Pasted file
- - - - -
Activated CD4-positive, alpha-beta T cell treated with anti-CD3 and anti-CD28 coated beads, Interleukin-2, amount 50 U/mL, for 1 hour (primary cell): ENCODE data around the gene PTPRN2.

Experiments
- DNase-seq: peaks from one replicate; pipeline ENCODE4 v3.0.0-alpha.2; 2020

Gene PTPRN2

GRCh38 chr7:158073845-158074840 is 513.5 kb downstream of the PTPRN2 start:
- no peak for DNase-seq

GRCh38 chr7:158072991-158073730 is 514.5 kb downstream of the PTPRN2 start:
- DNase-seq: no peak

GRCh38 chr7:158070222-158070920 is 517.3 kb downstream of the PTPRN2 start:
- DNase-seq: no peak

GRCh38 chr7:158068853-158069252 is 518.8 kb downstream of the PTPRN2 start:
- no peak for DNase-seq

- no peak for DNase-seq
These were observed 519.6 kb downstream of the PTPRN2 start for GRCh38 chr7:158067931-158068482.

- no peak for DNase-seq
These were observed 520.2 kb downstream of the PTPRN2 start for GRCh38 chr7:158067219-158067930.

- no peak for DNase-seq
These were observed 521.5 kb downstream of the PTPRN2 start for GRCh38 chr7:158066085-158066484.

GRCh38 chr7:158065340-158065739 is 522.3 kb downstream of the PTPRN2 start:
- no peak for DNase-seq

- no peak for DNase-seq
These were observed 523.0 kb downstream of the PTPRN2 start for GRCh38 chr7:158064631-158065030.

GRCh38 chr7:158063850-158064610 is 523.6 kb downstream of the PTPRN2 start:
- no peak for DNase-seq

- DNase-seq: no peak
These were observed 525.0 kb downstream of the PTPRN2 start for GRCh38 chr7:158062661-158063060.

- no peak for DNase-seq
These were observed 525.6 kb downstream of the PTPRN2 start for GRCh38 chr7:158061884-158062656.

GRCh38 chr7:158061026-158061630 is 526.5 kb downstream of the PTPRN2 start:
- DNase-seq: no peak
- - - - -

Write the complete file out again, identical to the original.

Activated CD4-positive, alpha-beta T cell treated with anti-CD3 and anti-CD28 coated beads, Interleukin-2, amount 50 U/mL, for 1 hour (primary cell): ENCODE data around the gene PTPRN2.

Experiments
- DNase-seq: peaks from one replicate; pipeline ENCODE4 v3.0.0-alpha.2; 2020

Gene PTPRN2

GRCh38 chr7:158073845-158074840 is 513.5 kb downstream of the PTPRN2 start:
- no peak for DNase-seq

GRCh38 chr7:158072991-158073730 is 514.5 kb downstream of the PTPRN2 start:
- DNase-seq: no peak

GRCh38 chr7:158070222-158070920 is 517.3 kb downstream of the PTPRN2 start:
- DNase-seq: no peak

GRCh38 chr7:158068853-158069252 is 518.8 kb downstream of the PTPRN2 start:
- no peak for DNase-seq

- no peak for DNase-seq
These were observed 519.6 kb downstream of the PTPRN2 start for GRCh38 chr7:158067931-158068482.

- no peak for DNase-seq
These were observed 520.2 kb downstream of the PTPRN2 start for GRCh38 chr7:158067219-158067930.

- no peak for DNase-seq
These were observed 521.5 kb downstream of the PTPRN2 start for GRCh38 chr7:158066085-158066484.

GRCh38 chr7:158065340-158065739 is 522.3 kb downstream of the PTPRN2 start:
- no peak for DNase-seq

- no peak for DNase-seq
These were observed 523.0 kb downstream of the PTPRN2 start for GRCh38 chr7:158064631-158065030.

GRCh38 chr7:158063850-158064610 is 523.6 kb downstream of the PTPRN2 start:
- no peak for DNase-seq

- DNase-seq: no peak
These were observed 525.0 kb downstream of the PTPRN2 start for GRCh38 chr7:158062661-158063060.

- no peak for DNase-seq
These were observed 525.6 kb downstream of the PTPRN2 start for GRCh38 chr7:158061884-158062656.

GRCh38 chr7:158061026-158061630 is 526.5 kb downstream of the PTPRN2 start:
- DNase-seq: no peak